antidepressants

Neuron Culture

Tag archives for antidepressants

PTSD, pharma, adjuvants, bad movies — these are a few of my favorite things, and readers’ too. What’s Neil doing here? He wasn’t on Neuron Culture; I posted his clip on my catch-all, David Dobbs’s Somatic Marker, because I love him. So he comes first. From 1986. Looks as if he’s having a particularly good…

1. Maybe it was just the headline … but the runaway winner was “No pity party, no macho man.” Psychologist Dave Grossman on surviving killing. Actually I think it was the remarkable photo, which looks like a painting. Check it out. 2. I’m not vulnerable, just especially plastic. Risk genes, environment, and evolution, in the…

Did Antidepressants Depress Japan?

The Kirsch study published a few weeks ago has stirred much discussion of the placebo power of antidepressants (or is it the antidepressant power of placebos?); it’s clear that the act of taking a pill that you expect to help you often does help you. But can the availability of a pill meant for depression…

With so much written here lately about placebos and drug effectiveness, I would not want to leave out this remarkable study: Placebo effect is stronger, apparently, if you pay more for the placebo. This is a fascinating study described in a letter to the Journal of the American Medical Association. A crudely shortened version: Some…

The ripples from the PLOS Medicine antidepressants-don’t-work study by Kirsch et alia, which I covered below, just keep spreading. Those who want to follow it can do well by visiting or bookmarking this search I did (an ingenious Google News search for “Kirsch SSRI”). It seems to be tracking the press coverage pretty well. Note…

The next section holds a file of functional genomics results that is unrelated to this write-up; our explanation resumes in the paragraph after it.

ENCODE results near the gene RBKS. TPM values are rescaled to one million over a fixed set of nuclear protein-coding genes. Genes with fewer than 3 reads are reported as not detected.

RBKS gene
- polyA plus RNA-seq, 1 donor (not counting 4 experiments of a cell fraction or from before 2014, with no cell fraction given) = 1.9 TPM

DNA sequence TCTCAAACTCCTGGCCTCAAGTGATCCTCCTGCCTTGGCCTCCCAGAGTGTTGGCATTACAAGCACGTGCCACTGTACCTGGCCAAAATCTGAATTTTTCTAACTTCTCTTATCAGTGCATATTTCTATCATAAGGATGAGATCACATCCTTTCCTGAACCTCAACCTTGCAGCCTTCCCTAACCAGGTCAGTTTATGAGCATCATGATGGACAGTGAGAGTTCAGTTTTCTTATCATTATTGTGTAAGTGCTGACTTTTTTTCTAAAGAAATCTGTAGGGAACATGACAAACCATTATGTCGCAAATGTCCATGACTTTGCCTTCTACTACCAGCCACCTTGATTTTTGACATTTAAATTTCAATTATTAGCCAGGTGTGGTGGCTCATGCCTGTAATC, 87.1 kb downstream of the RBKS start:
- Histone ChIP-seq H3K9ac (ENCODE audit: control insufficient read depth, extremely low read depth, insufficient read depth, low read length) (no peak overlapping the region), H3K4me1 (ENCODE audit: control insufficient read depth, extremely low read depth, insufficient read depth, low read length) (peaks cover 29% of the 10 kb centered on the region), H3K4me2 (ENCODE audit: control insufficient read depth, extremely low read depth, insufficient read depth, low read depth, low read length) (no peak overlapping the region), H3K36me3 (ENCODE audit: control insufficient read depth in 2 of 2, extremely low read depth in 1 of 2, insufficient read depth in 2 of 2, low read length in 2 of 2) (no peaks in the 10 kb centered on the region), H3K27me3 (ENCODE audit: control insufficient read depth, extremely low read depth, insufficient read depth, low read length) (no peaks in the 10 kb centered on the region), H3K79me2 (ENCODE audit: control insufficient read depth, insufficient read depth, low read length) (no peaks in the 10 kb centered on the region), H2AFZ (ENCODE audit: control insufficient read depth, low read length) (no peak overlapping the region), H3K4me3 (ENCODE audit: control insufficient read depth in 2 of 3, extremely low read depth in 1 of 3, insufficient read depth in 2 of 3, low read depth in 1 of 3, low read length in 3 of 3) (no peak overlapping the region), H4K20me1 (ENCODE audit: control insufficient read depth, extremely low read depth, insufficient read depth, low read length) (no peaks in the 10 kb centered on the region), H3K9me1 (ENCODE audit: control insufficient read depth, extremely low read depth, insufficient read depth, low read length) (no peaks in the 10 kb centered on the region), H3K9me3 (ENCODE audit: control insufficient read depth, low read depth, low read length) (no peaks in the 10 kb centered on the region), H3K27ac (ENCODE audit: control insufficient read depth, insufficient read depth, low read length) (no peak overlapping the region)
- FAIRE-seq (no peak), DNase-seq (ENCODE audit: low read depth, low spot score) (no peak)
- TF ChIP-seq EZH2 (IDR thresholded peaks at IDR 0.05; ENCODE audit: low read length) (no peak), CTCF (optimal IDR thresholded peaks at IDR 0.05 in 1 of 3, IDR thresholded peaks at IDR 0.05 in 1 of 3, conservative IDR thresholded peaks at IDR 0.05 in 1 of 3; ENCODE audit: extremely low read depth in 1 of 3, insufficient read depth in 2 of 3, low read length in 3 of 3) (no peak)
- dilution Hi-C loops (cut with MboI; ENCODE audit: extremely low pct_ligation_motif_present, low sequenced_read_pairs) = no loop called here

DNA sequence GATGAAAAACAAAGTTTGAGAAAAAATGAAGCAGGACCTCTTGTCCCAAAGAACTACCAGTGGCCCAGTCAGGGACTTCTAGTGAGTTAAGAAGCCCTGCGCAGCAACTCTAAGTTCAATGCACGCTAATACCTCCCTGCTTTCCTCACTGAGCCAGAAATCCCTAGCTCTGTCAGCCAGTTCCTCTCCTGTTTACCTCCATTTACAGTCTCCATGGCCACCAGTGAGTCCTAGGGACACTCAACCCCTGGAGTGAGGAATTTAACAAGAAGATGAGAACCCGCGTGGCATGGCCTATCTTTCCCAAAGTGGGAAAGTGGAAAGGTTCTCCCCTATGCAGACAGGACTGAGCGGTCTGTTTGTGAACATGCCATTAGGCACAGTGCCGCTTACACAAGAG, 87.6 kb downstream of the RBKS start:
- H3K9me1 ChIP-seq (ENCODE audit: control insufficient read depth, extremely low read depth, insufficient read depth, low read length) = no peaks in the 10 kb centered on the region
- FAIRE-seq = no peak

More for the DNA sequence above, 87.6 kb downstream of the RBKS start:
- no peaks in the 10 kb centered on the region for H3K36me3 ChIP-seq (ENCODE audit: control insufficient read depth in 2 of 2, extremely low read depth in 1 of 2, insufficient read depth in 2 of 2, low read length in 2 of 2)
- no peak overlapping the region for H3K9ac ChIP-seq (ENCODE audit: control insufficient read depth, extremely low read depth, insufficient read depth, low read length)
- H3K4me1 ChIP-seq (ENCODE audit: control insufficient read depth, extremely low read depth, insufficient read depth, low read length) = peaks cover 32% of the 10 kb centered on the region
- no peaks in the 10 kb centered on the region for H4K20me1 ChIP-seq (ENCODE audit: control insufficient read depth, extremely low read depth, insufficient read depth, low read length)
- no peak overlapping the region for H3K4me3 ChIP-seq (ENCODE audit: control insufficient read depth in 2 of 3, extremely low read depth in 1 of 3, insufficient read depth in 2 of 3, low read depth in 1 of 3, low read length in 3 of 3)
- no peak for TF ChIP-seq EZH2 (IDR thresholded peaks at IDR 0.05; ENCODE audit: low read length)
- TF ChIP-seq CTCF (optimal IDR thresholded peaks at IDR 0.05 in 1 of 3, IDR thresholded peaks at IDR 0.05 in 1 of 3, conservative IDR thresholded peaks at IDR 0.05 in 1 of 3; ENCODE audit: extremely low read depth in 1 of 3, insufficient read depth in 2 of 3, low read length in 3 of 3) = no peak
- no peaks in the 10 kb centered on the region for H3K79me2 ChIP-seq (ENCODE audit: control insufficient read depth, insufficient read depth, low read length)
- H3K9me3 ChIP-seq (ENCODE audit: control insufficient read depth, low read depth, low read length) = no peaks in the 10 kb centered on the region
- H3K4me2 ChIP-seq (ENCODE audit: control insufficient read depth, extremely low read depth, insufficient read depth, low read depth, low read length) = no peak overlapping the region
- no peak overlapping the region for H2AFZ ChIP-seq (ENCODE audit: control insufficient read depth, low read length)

I’ve not had time to thoroughly read this yet. But on the heels of another study published a few weeks ago (I blogged on it here) showing that SSRIs have little therapeutic effect if you include the (unflattering) clinical trials the industry had previously hidden, PLOS Medicine now publishes a larger study — a meta-analysis…

I’ve written before, both here and in print, about how FDA policy and drug company practices have allowed drug makers to publish (and the FDA to base approval on) only the most flattering drug-trial results while keeping less-flattering studies in the drawer. Today a New England Journal of Medicine report shows how things change when…